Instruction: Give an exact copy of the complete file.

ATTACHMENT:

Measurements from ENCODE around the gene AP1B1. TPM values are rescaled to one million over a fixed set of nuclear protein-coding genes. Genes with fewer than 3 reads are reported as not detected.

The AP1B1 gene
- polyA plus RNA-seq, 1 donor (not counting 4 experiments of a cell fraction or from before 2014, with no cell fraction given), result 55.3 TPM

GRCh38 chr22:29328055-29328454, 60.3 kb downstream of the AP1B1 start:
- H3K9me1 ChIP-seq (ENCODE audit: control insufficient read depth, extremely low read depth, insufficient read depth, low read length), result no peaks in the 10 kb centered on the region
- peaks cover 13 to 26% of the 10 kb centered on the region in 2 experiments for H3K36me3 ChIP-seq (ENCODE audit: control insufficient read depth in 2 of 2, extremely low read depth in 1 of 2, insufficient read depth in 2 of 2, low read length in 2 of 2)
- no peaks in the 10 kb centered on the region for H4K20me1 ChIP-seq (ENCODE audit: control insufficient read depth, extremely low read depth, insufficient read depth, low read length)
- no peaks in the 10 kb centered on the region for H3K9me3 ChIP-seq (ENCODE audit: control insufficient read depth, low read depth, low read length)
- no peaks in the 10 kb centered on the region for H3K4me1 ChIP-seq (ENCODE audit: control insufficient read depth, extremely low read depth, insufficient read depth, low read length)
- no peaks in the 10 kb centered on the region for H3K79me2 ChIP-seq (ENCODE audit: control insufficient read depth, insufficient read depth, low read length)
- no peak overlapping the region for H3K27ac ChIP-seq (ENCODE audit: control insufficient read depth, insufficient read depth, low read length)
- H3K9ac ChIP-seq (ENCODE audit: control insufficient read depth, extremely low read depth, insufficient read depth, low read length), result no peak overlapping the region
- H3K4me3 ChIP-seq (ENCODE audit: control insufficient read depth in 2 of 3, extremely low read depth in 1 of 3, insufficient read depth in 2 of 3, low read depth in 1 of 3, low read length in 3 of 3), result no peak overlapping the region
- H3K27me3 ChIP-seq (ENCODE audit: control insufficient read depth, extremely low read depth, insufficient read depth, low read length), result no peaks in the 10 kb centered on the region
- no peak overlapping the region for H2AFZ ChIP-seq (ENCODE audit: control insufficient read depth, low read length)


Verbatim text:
Measurements from ENCODE around the gene AP1B1. TPM values are rescaled to one million over a fixed set of nuclear protein-coding genes. Genes with fewer than 3 reads are reported as not detected.

The AP1B1 gene
- polyA plus RNA-seq, 1 donor (not counting 4 experiments of a cell fraction or from before 2014, with no cell fraction given), result 55.3 TPM

GRCh38 chr22:29328055-29328454, 60.3 kb downstream of the AP1B1 start:
- H3K9me1 ChIP-seq (ENCODE audit: control insufficient read depth, extremely low read depth, insufficient read depth, low read length), result no peaks in the 10 kb centered on the region
- peaks cover 13 to 26% of the 10 kb centered on the region in 2 experiments for H3K36me3 ChIP-seq (ENCODE audit: control insufficient read depth in 2 of 2, extremely low read depth in 1 of 2, insufficient read depth in 2 of 2, low read length in 2 of 2)
- no peaks in the 10 kb centered on the region for H4K20me1 ChIP-seq (ENCODE audit: control insufficient read depth, extremely low read depth, insufficient read depth, low read length)
- no peaks in the 10 kb centered on the region for H3K9me3 ChIP-seq (ENCODE audit: control insufficient read depth, low read depth, low read length)
- no peaks in the 10 kb centered on the region for H3K4me1 ChIP-seq (ENCODE audit: control insufficient read depth, extremely low read depth, insufficient read depth, low read length)
- no peaks in the 10 kb centered on the region for H3K79me2 ChIP-seq (ENCODE audit: control insufficient read depth, insufficient read depth, low read length)
- no peak overlapping the region for H3K27ac ChIP-seq (ENCODE audit: control insufficient read depth, insufficient read depth, low read length)
- H3K9ac ChIP-seq (ENCODE audit: control insufficient read depth, extremely low read depth, insufficient read depth, low read length), result no peak overlapping the region
- H3K4me3 ChIP-seq (ENCODE audit: control insufficient read depth in 2 of 3, extremely low read depth in 1 of 3, insufficient read depth in 2 of 3, low read depth in 1 of 3, low read length in 3 of 3), result no peak overlapping the region
- H3K27me3 ChIP-seq (ENCODE audit: control insufficient read depth, extremely low read depth, insufficient read depth, low read length), result no peaks in the 10 kb centered on the region
- no peak overlapping the region for H2AFZ ChIP-seq (ENCODE audit: control insufficient read depth, low read length)